Hundreds Receive Free Advice and Medical Screenings at Menifee/Sun City Health Expo
Employees of Menifee Valley Medical Center check the blood pressure and lipid panel of residents...
|Employees of Menifee Valley Medical Center check the blood pressure and lipid panel of residents|
at Thursday's Menifee/Sun City Health Expo. Hundreds of local residents attended the annual event.
Below, Deane Manning of Superior Hearing Aid Service uses a scope to check the hearing of
Sandra Schilling of Sun City learned the importance of regular medical screenings a few years ago. Early detection of diabetes enabled her to seek treatment that has made for a more comfortable life.
That's one reason she showed up at the Sun City/Menifee Senior Health Expo, hosted on Thursday by the Sun City Civic Association.
"I was curious that maybe I had a blockage in my carotid artery, but I got tested and it was fine," Schilling said. "They think it might just be allergies. Now that I know it's clear, it's a relief.
"I definitely recommend this kind of screening for everyone. A lot of seniors have nothing but Medicare coverage. Here, you can come and find out what's offered."
For the second straight year, hundreds of local residents took advantage of the event, held in the North Town Hall at the SCCA facility on Sun City Boulevard. Dozens of booths manned by health care centers, doctors, testing services and support groups offered free health screening, pamphlets and friendly advice.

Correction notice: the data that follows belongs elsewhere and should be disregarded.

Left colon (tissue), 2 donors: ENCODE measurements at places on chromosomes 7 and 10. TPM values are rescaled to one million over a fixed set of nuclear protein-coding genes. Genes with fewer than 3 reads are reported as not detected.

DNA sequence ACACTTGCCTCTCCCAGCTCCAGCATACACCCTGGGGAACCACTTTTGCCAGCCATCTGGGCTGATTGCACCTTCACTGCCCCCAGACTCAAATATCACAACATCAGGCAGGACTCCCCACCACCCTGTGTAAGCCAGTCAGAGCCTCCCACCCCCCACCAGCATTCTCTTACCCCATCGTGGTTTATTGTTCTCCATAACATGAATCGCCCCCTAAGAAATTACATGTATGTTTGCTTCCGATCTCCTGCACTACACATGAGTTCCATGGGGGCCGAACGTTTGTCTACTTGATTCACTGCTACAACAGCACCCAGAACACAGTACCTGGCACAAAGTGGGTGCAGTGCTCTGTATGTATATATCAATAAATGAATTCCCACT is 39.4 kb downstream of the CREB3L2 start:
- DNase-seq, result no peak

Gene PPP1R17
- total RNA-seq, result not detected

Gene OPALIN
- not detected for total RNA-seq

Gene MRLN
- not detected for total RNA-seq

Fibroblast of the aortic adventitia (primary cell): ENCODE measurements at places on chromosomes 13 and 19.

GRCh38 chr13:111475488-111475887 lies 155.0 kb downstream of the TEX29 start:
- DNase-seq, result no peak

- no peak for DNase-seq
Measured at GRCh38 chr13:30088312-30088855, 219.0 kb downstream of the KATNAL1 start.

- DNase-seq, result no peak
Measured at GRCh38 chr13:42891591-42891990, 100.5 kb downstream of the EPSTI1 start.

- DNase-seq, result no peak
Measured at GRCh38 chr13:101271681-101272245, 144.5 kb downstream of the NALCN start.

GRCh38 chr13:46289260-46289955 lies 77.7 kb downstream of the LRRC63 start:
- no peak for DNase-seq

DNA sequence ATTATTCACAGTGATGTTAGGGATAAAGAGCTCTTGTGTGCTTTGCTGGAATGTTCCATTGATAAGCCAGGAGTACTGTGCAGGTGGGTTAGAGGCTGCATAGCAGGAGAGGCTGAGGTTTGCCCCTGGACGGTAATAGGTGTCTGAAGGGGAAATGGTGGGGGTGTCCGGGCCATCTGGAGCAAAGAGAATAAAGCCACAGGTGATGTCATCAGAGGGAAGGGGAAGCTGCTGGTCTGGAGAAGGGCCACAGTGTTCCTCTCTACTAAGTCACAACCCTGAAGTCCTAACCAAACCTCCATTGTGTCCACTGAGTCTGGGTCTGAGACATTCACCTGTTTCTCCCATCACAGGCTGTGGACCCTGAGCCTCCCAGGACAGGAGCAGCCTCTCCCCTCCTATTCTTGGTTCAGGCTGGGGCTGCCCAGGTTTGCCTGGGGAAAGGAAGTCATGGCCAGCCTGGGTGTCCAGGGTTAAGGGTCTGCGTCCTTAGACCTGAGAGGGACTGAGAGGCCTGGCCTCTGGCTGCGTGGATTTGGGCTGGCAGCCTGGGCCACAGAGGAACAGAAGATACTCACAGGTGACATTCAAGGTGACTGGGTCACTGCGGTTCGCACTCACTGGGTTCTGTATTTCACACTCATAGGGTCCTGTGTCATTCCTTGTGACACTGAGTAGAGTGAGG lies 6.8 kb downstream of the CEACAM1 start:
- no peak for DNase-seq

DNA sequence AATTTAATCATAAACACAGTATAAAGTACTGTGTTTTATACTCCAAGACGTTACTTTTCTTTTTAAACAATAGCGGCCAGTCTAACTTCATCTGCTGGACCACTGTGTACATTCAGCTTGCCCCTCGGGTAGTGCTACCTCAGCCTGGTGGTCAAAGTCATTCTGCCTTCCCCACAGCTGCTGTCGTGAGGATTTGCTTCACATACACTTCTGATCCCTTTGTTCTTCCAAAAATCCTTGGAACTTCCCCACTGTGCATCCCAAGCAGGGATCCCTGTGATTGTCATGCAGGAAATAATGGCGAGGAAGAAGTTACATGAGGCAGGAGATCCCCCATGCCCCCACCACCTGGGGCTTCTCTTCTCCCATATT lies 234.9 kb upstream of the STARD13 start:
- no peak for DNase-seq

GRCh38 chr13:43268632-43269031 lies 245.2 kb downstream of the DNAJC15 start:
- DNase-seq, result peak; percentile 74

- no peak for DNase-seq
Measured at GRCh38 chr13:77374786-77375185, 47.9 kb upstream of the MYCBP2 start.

"This goes with our mission: Commitment for Healthier Communities," said Gregory Padilla, administrator of the center. "We're here to do preventive medicine. We hope to catch things now before they become problems later in life."
Across the aisle, a representative from a local support group for visually impaired people passed out literature and offered advice. A few tables down, employees of Superior Hearing Aid Service providing hearing tests. In one of several booths manned by employees of Loma Linda University's Murrieta Medical Center, a live demonstration showed how doctors can insert a scope through the nose and down the throat to test a person's voice and swallowing.
"We have a mix of Loma Linda doctors and investment physicians who support the hospital," said Kathryn Stiles, marketing director for the medical center. "We've had seven or eight open heart surgeries performed at Murrieta."
Tom Bloom of Miller-Jones Mortuary serves on the committee that planned this event. His group was responsible for the free lunches that were served.
"We do health care seminars around the Valley, so we were happy to help with this event," Bloom said. "This is not about promoting us. The real heroes are the hospitals."